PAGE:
Scrap Fabric


Scrap fabric from 90’s tee.

For this project, the client provided me with a 90s single-stitch black tee to cut up and patch with. Both repair tees are 80’s-90’s era so it worked perfectly. For your projects, I recommend sourcing scrap as similar in colorway and composite as you can, i.e. all cotton scrap for an all-cotton tee, 50/50 scrap for a poly/cotton tee, etc. Thrift shops and old tees you no longer wear are my recommendations for sourcing. Ask around, someone has scrap they can impart to you and something used will likely blend in better than a brand-new fabric.

You’ll want to back a good deal larger than the hole itself, so keep that in mind when sourcing scrap. More is better than a tiny strip.



Grabbit Steel Pins, 1 1/2″, 80 count. $1.98 from Wawak.

A set of fabric pins or safety pins will prove useful, as well, for holding your repair in place while you stitch it. I enjoy the ball pins with bright colors but as always, do you!


Wear and Repair - How to Hand Patch T-Shirts Gingher Knife Edge Serrated Bent Trimmers - 8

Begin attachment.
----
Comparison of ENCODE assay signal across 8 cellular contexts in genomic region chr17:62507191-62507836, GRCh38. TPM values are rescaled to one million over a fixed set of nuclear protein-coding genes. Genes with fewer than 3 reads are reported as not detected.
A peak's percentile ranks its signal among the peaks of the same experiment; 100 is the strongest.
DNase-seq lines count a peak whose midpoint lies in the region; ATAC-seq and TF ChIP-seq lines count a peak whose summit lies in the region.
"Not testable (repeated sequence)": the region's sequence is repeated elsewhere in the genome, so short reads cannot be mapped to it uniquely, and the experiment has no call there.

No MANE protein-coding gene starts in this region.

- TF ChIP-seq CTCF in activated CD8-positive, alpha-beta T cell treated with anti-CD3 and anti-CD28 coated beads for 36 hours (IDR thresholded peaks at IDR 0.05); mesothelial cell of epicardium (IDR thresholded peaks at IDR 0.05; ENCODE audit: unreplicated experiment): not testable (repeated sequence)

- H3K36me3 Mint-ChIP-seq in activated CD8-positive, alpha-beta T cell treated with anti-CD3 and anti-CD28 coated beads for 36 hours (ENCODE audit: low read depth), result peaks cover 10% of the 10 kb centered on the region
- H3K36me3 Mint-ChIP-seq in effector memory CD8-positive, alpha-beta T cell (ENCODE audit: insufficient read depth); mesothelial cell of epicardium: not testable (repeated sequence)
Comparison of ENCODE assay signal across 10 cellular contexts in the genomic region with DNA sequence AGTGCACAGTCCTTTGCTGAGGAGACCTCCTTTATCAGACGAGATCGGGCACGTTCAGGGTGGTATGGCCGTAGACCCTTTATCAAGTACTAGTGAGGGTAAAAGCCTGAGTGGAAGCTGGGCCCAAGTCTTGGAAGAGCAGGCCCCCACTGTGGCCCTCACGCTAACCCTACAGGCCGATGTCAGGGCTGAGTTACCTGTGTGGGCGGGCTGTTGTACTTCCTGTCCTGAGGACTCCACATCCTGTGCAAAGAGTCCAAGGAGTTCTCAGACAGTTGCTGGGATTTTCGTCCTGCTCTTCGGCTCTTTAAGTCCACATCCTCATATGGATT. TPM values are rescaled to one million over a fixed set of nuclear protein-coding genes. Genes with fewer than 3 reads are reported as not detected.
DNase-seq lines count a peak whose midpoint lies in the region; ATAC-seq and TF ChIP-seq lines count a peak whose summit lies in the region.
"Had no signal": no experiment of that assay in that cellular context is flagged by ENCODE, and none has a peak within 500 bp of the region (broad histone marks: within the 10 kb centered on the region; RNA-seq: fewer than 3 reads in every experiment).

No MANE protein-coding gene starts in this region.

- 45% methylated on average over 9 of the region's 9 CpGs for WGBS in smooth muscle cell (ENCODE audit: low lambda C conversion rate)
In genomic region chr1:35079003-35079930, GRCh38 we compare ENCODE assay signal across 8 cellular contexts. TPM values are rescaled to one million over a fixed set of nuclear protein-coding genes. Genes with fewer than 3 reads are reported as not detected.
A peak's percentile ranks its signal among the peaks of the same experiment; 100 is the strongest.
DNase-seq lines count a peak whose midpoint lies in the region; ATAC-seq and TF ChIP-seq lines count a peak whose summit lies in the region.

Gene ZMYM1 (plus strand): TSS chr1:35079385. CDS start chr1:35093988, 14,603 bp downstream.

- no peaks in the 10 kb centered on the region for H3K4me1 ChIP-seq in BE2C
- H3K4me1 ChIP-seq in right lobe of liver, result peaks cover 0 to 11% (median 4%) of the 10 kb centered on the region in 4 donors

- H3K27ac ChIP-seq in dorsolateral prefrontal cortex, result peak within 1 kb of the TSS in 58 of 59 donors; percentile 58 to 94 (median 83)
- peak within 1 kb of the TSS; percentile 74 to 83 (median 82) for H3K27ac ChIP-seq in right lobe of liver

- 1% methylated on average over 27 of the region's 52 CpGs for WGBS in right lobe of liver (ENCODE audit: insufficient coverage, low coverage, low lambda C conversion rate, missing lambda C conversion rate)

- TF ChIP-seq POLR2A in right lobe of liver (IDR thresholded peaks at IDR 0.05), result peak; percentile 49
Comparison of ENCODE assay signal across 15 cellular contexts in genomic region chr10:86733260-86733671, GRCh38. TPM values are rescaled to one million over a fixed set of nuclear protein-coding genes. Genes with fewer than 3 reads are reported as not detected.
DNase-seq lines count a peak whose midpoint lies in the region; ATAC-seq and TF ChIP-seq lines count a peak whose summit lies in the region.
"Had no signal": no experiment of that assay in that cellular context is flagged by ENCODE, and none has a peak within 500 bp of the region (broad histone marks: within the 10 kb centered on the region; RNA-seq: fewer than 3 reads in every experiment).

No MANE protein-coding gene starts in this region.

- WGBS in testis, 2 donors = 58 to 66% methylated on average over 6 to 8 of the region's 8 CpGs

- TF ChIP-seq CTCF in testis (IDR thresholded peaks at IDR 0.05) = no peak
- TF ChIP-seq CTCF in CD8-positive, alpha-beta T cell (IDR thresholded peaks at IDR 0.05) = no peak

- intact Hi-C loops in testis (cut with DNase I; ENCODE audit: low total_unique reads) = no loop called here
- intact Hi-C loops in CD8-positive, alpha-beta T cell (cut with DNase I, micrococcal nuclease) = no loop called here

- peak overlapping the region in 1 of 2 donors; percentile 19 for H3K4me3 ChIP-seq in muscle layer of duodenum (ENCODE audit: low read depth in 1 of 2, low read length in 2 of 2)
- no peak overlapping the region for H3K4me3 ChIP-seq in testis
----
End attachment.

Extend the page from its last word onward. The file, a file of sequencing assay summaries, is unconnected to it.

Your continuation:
Gingher Knife Edge Serrated Bent Trimmers – 8″. $29.95 from Wawak..

Investing in a decent pair of scissors or shears will come in handy to cut your fabric cleanly. Again, Wawak has a nice selection of shears. 

Thread Snips

Wear and Repair - How to Hand Patch T-Shirts Thrifty Thread Snips. Available for $2.98 from Wawak.

Thrifty Thread Snips. Available for $2.98 from Wawak.

Thread snips are useful for cutting your thread at the start and end when you go to tie off knots.



Wear and Repair - How to Hand Patch T-Shirts Iron

Not required but helpful — an iron. Wawak has a slew of industrial-grade irons if you feel like sewing is your next big thing, but I use a simple home iron for all my repairs, which you can find at any craft or department store.